With the chemical formula H2CO3, carbonic acid is an inorganic substance in chemistry. It is common in water as a diluted solution, but only at temperatures about 80 °C can the pure component, a colourless gas, be produced. Contrary to popular assumption, the molecule is quite stable at room temperature in the absence of water, when it quickly breaks down into water and carbon dioxide. The interconversion of carbon dioxide and carbonic acid is influenced by both the acidity of natural waters and the breathing cycle of mammals.
Aqueous solutions of carbon dioxide frequently go by the name “carbonic acid” in biochemistry and physiology; they are crucial components of the bicarbonate buffer system, which regulates acid-base balance.
Carbonic Acid: Preparations
One carbon-oxygen double bond and two carbon-oxygen single bonds make up the structure of carbonic acid, as can be seen from the example given above. One hydrogen atom is joined to each of the oxygen atoms involved in a single bond with the carbon.
In many temperate habitats, carbonic acid, which is created when CO2 dissolves and hydrolyzes in water, is the main naturally occurring leaching agent. Because it is weak and unstable, carbonic acid quickly separates into bicarbonate ions and hydrogen ions (H+) (HCO3–)
Properties of Pure Carbonic Acid
The gaseous form of carbonic acid, H2CO3, is very stable at room temperature. It breaks down to produce carbon dioxide and water when there is water present, which speeds up the breakdown process.
Pure solid carbon dioxide is irradiated with proton beams to make pure carbonic acid, or hydrogen chloride and potassium bicarbonate react at 100 K in methanol to produce pure carbonic acid.
- A hybrid clamped cell made of a Russian alloy and copper-beryllium was used to create a high-pressure deuterated form of carbonic acid, or D2CO3, which was then studied by neutron diffraction.
- Planar molecules combine to create dimers that are connected by pairs of hydrogen bonds.
- At 1.34 Å, the three C-O bonds are almost equally spaced apart. Distances between C-O and C=O that are more common are 1.43 Å and 1.23 Å, respectively.
- Delocalized bonding in the molecule’s core and exceptionally strong hydrogen bonds, as evidenced by the O—-O separation of 2.13, are both responsible for the extraordinary C-O bond lengths.
- The 136° O-H-O enforced by the 8-membered rings with double hydrogen bonds is one cause of the short O—-O separation.
- Strong intramolecular hydrogen bonds, such as those in dicarboxylic acid, which have O—-O lengths above 2.4 Å, are known to occur.
- As ambient pressure carbonic acid does not exhibit Bragg peaks in X-ray diffraction, it must be categorised as amorphous.
Chemical Properties of Carbonic Acid
Following are the Chemical Properties of Carbonic Acid:
- Being a weak acid, H2CO3 is unstable in the natural world.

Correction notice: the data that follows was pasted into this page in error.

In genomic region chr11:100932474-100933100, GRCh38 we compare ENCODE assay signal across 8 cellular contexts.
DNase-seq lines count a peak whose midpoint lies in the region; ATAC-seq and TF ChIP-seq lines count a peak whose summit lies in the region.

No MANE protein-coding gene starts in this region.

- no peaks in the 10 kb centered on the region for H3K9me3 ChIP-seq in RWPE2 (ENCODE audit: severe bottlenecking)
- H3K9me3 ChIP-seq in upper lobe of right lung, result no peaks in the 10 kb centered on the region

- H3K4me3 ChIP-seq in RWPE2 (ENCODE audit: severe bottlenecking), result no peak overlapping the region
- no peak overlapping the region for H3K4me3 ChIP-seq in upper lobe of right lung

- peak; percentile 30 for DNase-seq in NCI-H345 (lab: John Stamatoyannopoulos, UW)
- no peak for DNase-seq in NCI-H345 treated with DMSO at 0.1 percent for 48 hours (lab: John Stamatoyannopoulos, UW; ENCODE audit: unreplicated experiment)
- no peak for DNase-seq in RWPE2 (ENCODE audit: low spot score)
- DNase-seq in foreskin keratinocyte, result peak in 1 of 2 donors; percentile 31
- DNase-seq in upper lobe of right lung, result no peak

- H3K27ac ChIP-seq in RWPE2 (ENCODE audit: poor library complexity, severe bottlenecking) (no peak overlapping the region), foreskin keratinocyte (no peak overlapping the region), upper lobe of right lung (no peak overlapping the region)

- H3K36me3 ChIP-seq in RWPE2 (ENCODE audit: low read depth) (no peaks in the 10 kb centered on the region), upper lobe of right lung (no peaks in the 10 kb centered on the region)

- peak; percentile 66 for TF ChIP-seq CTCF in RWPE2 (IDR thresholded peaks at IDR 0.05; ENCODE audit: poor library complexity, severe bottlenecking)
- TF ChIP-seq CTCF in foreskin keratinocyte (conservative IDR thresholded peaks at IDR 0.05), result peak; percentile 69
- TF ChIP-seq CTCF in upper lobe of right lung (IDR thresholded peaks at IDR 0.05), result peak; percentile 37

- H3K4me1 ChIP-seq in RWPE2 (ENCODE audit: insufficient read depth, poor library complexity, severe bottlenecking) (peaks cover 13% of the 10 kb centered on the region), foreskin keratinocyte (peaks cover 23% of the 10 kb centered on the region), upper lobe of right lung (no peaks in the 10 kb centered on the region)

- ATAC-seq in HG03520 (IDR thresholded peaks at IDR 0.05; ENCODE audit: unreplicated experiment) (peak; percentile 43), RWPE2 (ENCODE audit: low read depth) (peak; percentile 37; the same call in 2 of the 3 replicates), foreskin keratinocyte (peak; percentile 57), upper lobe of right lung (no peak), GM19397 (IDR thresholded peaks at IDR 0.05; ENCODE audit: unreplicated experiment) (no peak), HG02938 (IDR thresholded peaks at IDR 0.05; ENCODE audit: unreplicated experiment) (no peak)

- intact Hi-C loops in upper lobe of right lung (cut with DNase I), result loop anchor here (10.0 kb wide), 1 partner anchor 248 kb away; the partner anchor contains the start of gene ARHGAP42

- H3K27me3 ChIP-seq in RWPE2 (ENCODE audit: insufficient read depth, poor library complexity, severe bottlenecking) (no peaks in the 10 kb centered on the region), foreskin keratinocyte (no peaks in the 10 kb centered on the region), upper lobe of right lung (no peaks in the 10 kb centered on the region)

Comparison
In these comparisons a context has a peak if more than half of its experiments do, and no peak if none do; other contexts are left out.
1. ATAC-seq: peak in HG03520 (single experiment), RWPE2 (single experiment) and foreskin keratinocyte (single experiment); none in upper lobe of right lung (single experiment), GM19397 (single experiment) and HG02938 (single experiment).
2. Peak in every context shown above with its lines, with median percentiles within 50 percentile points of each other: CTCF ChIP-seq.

- When there is water present, it partially dissociates, releasing H+ and HCO3- (bicarbonate) ions.
- As carbonic acid is a diprotic acid, it can produce both bicarbonates and carbonates as salts.
- Bicarbonate salts are produced when a base is added in modest amounts to H2CO3, whereas carbonate salts are produced when a base is added in large amounts.
Physical Properties of Carbonic Acid
Following are the Physical Properties of Carbonic Acid:
- Carbonic acid has a molar mass of 62.024 grammes per mole.
- It has a density of 1.668 grammes per cubic centimetre in its normal state.
- The pKa value of the substance H2CO3 is 6.35.
- The bicarbonate is the conjugate base that corresponds to carbonic acid.
- The most common form of this chemical is a solution. Nonetheless, it has been stated that NASA scientists have generated solid H2CO3 samples.
Uses of Carbonic Acid
Following are the uses of Carbonic Acid:
- Carbonic acid is used in the production of sparkling wine, carbonated water, and other aerated beverages.
- The precipitation of several ammonium compounds, including ammonium persulfate, uses H2CO3.
- It facilitates the removal of carbon dioxide from the body.
- H2CO3 protonates a number of bases containing nitrogen in blood serum.
- Treatment for ringworm and other dermatitides involves applying carbonic acid to the affected region.
- Contact lens cleaning solutions that contain this substance work quite well.
- When necessary, it can be taken orally to cause vomiting (such as in drug overdose cases).
Carbonic Acid: Importance
Importance of Carbonic Acid in Blood: It is well known that the bicarbonate ion functions as an intermediary in the process of respiratory gas exchange, which transports carbon dioxide from the human body. Carbon dioxide’s hydration processes go very slowly, especially when a sufficient catalyst is not present. Nevertheless, the carbonic anhydrases enzyme family is found in red blood cells, which speeds up the reaction.
The enzymes known as carbonic anhydrases catalyse the transformation of water and carbon dioxide into the dissociated ions of carbonic acid. This results in the formation of bicarbonate anions, which dissolve in the blood plasma. In the lungs, the catalysed reaction is reversed, creating CO2, which is subsequently breathed.
Importance of Carbonic Acid in Ocean: The pH of the ocean’s water is thought to have changed by about -0.1 due to the oceans’ absorption of the extra carbon dioxide in the atmosphere, which is mostly the result of human activity. Ocean water and the absorbed carbon dioxide combine to make H2CO3. Ocean acidification is the term generally used to describe this process.
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